Since the Carbon Tax is not marketed as a tax reform, this is not obvious at all. However - the closest example I can think of is the GST, which will have analagous comparisons. I will make a general statement about any new taxes.

Any new broad based tax will take the pressure off other taxes as a funding or paying down of debt by the Government. The fact that the GST is there and generating a large chunk of income means that the Government can reduce narrower based taxes or be in a better fiscal position when the crunch comes. I suggest that taxes such as payroll taxes, which considerably distort the job market and are not constant sources of income of the Government will be much easier to drop.

A recent income tax tax free threshold increase has only been possible because there is a wider base of tax than before the Howard GST reforms. The Carbon Tax will continue this process of making a wider base with a smaller percentage tax.

Marco said...

Question 2: If I had town water, I might replace some of it with tank water and pay nothing for it. Are you vehemently opposed to this practice as market-disorting? If not, what is wrong with me being paid the *retail* price for electricity I feed into the network?

The main difference is that you are paying for your own storage and (if necessary) pumping of your water to your own patch. I would completely agree with you if the PV electricity was stored in batteries for ones own use rather than using the grid as the storage. I dont think the water utility would be much impressed if you were charging them at retail prices for water, especially if you had considerable excess and were pumping into the grid. In Europe and in some US states Some utilities had to shut down some power stations and purchase wind electricity at retail or higher, as well as making electricity free for a time because there was too much power in the grid. I can imagine in times of flood, your local water utility would not be happy to pay for our water at any cost.

Dr Clam said...

Ooh, I feel properly alive now!

The main difference is that you are paying for your own storage

But, if I use the PV electricity, there is no storage involved. I think what you are vehemently opposed to is a phantom, a straw man. I grant you that the current NSW feed-in tariff is unsustainably high and silly; but you realise that it will pass in a very few years. Now, even at this unsustainably high tariff, we do not make enough electricity to profit: we just about cover our electricity bill, that is all. And this is with very little north-facing roof space left on the house. At the *retail* electricity tariff, I think very few people would have space to generate enough PV electricity to sell anything back to the grid: they would just use the power they generate instead of that generated at power stations a long way away. It is just a matter of tweaking the model at the edges to avoid the extreme cases you cite, I don't see that it is anything to be vehemently opposed to.

To pursue the water analogy further, consider that we have the largest amount of water storage capacity per capita in the world (unverified internet factoid): so if water *could* be sloshed around the country as easily as electricity can, it might make sense to buy it in places where it was flooding and pump it to dry places.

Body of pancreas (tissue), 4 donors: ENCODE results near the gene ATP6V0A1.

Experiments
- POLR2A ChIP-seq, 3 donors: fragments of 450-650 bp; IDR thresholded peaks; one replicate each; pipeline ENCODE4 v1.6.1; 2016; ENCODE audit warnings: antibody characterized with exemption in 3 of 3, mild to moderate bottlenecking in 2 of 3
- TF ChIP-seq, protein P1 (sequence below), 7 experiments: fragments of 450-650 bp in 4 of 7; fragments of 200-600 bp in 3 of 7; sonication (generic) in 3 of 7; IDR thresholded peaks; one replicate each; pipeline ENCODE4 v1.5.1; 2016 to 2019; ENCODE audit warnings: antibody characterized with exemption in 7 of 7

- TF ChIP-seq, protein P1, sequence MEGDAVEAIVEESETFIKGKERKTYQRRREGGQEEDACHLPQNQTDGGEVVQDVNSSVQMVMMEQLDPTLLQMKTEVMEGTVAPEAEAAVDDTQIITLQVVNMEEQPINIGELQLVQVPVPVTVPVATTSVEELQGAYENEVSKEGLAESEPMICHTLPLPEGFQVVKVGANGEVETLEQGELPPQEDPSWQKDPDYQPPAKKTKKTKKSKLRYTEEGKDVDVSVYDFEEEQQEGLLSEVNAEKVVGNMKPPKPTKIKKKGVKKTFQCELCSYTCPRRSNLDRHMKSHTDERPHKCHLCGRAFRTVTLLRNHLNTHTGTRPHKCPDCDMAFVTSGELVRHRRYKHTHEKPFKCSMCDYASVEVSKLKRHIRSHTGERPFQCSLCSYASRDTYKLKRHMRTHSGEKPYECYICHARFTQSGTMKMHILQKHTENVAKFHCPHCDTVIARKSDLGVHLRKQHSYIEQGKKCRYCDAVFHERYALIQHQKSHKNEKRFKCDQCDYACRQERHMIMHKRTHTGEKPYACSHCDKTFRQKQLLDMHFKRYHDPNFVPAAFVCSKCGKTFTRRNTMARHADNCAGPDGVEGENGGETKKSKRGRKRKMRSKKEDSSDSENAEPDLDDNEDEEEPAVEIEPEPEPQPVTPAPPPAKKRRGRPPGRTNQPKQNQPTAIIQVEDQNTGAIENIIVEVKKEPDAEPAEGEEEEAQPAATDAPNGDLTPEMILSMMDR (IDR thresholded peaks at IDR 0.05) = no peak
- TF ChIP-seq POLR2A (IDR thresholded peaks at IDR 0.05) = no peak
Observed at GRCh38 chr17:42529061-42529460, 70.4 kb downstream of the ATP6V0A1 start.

And here is a Question 1 follow-up question, given your answer to "What taxes will be replaced and how much will the tax code be simplified?" was "Hopefully, some". How many of the regressive state taxes the GST was supposed to replace are still with us?

Marco said...

To pursue the water analogy further, consider that we have the largest amount of water storage capacity per capita in the world (unverified internet factoid): so if water *could* be sloshed around the country as easily as electricity can, it might make sense to buy it in places where it was flooding and pump it to dry places.

The analogy is quite close and useful. Both for electricity and water, the infrastructure cost for the pipes and or powerlines to do that effectively dwarfs the cost of say the NBN. This is partly what the utilities are complaining about.

What makes it dysfunctional is that the private utilities are *forced* to purchase at a high price and then made responsible for everybody getting enough electricity when they want it. There is no morality associated with the laws that dictate the prices. It completely changes the business model for the utility in unpredictable ways.

I am all for infrastructure that helps the process of evening out demand and supply. Forcing purchases from a multitude of minor players is not the way to do it.

Marco said...

Here's another back of the envelope calculation that is worth doing. Imagine that all of the installed Aus PV systems amounted to one huge distributed power station (1.3 GW if I remember correctly). How much did this power station cost? How much power will the utilities have to buy at retail price? (the average feed in tariff until 2015 is considerably higher than the retail rate) How does the cost of installing this "power station" compare with any other imaginable power station that a utility would choose to install? What is the overall cost difference of the power? Importantly, can the utility feasibly get this back without increasing tariffs dramatically, AND relying on NON-PV power stations' cheap power to fund this discrepancy?